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    Jonas SC, Young AF, Curwen CH, McCann PA. Functional outcome following tibio-talar-calcaneal nailing for unstable osteoporotic ankle fractures. Injury 2013 44 994997. (https://doi.org/10.1016/j.injury.2012.11.008)

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    Persigant M, Colin F, Noailles T, Pietu G, Gouin F. Functional assessment of TransPlantar nailing for ankle fracture in the elderly: 48 weeks’ prospective follow-up of 14 patients. Orthopaedics and Traumatology, Surgery and Research 2018 104 507510. (https://doi.org/10.1016/j.otsr.2018.03.008)

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    Taylor BC, Hansen DC, Harrison R, Lucas DE, Degenova D. Primary retrograde tibiotalocalcaneal nailing for fragility ankle fractures. Iowa Orthopaedic Journal 2016 36 7578.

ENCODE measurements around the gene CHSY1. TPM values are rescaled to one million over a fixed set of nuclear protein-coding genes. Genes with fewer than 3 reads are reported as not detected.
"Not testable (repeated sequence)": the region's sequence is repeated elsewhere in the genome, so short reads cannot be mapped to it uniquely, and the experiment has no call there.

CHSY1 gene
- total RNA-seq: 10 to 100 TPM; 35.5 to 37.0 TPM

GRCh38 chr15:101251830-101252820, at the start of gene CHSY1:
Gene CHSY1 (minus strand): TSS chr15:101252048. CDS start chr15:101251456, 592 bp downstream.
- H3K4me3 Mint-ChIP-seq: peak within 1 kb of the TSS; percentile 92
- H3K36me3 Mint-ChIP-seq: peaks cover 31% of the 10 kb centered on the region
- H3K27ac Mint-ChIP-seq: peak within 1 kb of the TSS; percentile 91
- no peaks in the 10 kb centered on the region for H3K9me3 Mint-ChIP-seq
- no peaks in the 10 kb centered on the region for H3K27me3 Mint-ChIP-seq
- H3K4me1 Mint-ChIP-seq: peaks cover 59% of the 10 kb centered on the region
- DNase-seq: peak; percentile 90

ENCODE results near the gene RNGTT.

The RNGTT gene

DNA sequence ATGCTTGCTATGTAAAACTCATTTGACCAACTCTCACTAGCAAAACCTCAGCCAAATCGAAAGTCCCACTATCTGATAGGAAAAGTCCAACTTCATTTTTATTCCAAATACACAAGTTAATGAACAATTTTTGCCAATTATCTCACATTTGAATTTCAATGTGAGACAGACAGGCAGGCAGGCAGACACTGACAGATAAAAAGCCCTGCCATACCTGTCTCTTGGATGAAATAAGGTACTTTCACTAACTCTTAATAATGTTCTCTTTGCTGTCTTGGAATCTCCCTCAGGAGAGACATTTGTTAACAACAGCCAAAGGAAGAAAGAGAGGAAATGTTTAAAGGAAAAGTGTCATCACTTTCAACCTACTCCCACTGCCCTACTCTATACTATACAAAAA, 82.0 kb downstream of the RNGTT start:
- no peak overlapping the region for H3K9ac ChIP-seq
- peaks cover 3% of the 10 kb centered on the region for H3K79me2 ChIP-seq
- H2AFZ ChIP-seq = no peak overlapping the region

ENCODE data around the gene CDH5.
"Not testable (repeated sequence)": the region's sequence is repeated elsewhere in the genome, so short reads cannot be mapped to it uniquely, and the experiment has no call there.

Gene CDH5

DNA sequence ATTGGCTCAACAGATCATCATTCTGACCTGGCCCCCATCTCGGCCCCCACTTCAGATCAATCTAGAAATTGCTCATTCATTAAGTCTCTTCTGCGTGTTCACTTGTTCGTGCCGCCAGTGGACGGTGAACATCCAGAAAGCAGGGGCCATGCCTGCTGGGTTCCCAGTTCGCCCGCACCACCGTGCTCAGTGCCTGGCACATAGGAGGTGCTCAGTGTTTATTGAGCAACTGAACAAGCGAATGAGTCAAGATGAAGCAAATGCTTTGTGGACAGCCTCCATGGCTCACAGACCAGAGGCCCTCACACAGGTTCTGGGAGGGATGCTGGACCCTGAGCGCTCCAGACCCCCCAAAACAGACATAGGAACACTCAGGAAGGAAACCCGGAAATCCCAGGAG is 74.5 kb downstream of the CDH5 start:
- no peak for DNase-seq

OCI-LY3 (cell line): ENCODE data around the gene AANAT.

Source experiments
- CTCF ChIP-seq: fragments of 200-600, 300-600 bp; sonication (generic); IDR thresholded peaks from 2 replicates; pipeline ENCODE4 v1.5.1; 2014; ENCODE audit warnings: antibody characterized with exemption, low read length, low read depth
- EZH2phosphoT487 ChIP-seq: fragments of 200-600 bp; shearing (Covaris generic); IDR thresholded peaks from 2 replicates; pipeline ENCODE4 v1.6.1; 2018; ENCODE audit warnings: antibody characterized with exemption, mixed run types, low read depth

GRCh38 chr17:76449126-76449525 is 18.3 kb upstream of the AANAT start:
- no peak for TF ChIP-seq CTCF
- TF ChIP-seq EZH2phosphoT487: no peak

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    Herrera-Pérez M, Martín-Vélez P, Rendón-Díaz D, Pais-Brito JL. Acute retrograde tibiotalocalcaneal nailing in osteoporotic periarticular ankle fractures. Journal of the Foot and Ankle 2020 14 117122. (https://doi.org/10.30795/jfootankle.2020.v14.1159)

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    Belmont Jr PJ, Davey S, Rensing N, Bader JO, Waterman BR, Orr JD. Patient-based and surgical risk factors for 30-day postoperative complications and mortality after ankle fracture fixation. Journal of Orthopaedic Trauma 2015 29 e476e482. (https://doi.org/10.1097/BOT.0000000000000328)

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    Dodd AC, Lakomkin N, Attum B, Bulka C, Karhade AV, Douleh DG, Mir H, Jahangir AA, Obremskey WT, Sethi MK. Predictors of adverse events for ankle fractures: an analysis of 6800 patients. Journal of Foot and Ankle Surgery 2016 55 762766. (https://doi.org/10.1053/j.jfas.2016.03.010)